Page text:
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Teejay’s new album “I Am Chippy” puts a commercial spin on dancehall


A few things must be present in your sonic concoction when looking for the perfect melodic soup that makes an excellent dancehall album. Lyrics aren’t the most crucial ingredient. I mean, we are here to dance. But adrenaline-fueled beats with soul-piercing drumlines, skittering percussion, and punching bass to make you hit the Go-Go wine one time make for a good party. Hailing from Montego Bay, Jamaica, dancehall maven Teejay gets the ingredients for the recipe for his album I Am Chippy but somehow forgot the seasonings. But, the commercially polished effort succeeds in getting your body moving.

This isn’t the old-school stuff that you might hear at Stone Love Headquarters in Kingston. I Am Chippy, co-executive-produced by pop-Reggae artist Shaggy, is a 9-track album soaked in auto-tune melodies that are so commercially polished it lacks character.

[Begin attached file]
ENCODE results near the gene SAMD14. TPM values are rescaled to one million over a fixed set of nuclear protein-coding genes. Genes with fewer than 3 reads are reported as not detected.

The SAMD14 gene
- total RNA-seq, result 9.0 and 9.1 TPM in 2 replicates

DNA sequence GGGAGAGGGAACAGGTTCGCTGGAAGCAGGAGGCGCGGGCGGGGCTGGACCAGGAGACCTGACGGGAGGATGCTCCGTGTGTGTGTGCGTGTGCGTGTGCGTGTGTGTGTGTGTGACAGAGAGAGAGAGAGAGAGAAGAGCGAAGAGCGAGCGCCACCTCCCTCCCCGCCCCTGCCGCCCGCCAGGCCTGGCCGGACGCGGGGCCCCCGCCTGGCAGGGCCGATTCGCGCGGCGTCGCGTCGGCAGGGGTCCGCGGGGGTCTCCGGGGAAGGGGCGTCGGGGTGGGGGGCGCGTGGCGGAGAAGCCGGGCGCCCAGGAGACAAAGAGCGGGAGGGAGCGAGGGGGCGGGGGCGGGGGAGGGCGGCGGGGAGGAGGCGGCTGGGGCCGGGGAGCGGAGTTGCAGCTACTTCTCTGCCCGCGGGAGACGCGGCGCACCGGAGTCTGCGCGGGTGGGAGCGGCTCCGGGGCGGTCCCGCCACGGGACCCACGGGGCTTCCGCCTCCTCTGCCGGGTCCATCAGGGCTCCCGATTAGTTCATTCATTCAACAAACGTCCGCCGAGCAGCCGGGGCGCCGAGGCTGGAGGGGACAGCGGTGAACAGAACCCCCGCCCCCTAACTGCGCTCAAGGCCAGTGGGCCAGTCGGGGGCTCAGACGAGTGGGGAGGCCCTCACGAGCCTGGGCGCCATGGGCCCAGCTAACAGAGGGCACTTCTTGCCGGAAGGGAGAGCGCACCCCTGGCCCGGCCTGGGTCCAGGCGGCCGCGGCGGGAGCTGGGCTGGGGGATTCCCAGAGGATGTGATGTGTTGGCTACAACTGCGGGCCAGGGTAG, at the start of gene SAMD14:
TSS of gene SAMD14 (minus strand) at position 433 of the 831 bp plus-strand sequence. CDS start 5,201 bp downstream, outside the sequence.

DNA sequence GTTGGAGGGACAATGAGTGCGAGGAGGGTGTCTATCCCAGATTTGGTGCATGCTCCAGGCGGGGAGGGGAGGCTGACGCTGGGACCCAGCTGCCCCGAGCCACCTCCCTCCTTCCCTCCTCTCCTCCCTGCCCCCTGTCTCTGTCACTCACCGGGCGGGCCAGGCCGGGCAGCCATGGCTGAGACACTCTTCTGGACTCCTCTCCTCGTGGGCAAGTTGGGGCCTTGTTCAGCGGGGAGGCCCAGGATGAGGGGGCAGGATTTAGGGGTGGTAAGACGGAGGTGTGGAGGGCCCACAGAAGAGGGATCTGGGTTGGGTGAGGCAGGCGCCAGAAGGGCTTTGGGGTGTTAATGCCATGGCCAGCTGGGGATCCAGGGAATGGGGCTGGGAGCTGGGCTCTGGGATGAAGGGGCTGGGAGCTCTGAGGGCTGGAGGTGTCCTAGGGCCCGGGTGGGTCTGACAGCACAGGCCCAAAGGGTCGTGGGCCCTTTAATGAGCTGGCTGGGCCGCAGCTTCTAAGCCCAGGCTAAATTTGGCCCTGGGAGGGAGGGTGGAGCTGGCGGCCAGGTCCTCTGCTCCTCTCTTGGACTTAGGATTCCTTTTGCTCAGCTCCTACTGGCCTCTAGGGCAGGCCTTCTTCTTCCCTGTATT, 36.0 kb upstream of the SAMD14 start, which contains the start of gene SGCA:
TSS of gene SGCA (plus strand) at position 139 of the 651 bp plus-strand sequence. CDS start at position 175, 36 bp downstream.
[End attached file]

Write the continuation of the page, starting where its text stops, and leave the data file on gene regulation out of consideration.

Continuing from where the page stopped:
I Am Chippy kicks off with the lead single “Drift,” which has already got hit by the viral TikTok bug with a dance that even I can do with my aching millennial knees. The chilling beat has a grim vibe, which is the theme of the first two tracks on I Am Chippy. “Fully Auto” features the gruff vocals of Bayka that slide over haunting piano chords.

Next, we leave the gritty sounds of the first two songs and hit the club with “Twerk It”. The track sounds like it samples the Santana classic “Maria, Maria” and has a Latin-inspired sound that brings some originality to the album. The remix to the lead single, “Drift,” gets help from Afrobeats titan Davido, making an impressive fusion of the two regional genres.

Teejay took a break from the club hits with the second to last track. “Star,” featuring Jaydon and Quan, hits you in the feels with inspirational lyrics echoing vocals and encouraging clapping at the song’s end that could make anyone want to go out there and follow their dreams. I found myself singing the hook to myself over and over after listening.

I Am Chippy closes out with “Never,” which is probably the least memorable of the nine—featuring a simple, lackluster beat scant of a lot of bass and energy. The project is catchy but void of the bombastic culture that makes dancehall timeless as a genre.

Cover photo by Jimmy Fontaine, bottom image by Hakeem West.

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